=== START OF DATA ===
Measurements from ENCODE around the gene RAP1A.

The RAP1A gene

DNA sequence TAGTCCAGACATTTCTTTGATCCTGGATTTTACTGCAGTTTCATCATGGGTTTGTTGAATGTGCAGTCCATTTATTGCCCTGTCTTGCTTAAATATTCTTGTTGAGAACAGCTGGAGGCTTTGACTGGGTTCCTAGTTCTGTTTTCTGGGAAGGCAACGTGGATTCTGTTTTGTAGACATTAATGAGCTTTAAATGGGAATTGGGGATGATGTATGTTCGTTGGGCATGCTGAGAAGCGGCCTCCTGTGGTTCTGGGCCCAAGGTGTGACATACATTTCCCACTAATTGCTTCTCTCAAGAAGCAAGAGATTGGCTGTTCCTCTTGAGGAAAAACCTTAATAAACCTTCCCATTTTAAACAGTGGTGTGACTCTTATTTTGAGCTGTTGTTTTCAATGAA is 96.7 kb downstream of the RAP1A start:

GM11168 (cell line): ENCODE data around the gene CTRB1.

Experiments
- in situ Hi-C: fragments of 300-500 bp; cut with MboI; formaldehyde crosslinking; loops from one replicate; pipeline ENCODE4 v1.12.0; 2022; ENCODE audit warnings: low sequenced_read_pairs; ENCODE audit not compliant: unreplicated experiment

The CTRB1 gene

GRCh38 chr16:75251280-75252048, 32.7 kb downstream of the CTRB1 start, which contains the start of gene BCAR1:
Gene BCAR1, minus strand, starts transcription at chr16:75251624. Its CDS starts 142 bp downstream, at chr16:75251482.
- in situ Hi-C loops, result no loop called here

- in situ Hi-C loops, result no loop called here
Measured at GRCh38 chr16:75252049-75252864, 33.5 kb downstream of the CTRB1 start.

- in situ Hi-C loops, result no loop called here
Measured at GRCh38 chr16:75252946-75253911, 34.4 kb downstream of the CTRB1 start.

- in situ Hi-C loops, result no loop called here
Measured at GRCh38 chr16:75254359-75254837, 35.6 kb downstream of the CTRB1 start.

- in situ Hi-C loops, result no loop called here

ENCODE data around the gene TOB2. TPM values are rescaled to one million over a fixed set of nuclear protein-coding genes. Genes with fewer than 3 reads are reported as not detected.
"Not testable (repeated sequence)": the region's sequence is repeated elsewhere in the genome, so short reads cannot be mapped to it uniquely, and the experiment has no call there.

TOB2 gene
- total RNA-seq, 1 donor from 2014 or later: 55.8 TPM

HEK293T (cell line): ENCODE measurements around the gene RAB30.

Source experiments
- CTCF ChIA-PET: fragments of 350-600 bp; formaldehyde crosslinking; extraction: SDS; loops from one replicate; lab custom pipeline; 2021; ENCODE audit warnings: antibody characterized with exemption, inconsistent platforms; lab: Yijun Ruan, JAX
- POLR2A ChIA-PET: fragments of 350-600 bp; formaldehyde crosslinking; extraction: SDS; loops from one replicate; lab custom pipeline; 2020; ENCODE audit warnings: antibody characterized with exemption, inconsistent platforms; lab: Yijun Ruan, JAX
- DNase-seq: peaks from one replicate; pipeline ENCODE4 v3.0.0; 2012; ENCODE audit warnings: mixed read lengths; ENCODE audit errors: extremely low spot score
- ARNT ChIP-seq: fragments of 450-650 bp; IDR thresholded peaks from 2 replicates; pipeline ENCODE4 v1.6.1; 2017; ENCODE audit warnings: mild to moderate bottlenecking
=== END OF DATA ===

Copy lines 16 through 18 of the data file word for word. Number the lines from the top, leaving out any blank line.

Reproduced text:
Measured at GRCh38 chr16:75254359-75254837, 35.6 kb downstream of the CTRB1 start.

- in situ Hi-C loops, result no loop called here

ENCODE data around the gene TOB2. TPM values are rescaled to one million over a fixed set of nuclear protein-coding genes. Genes with fewer than 3 reads are reported as not detected.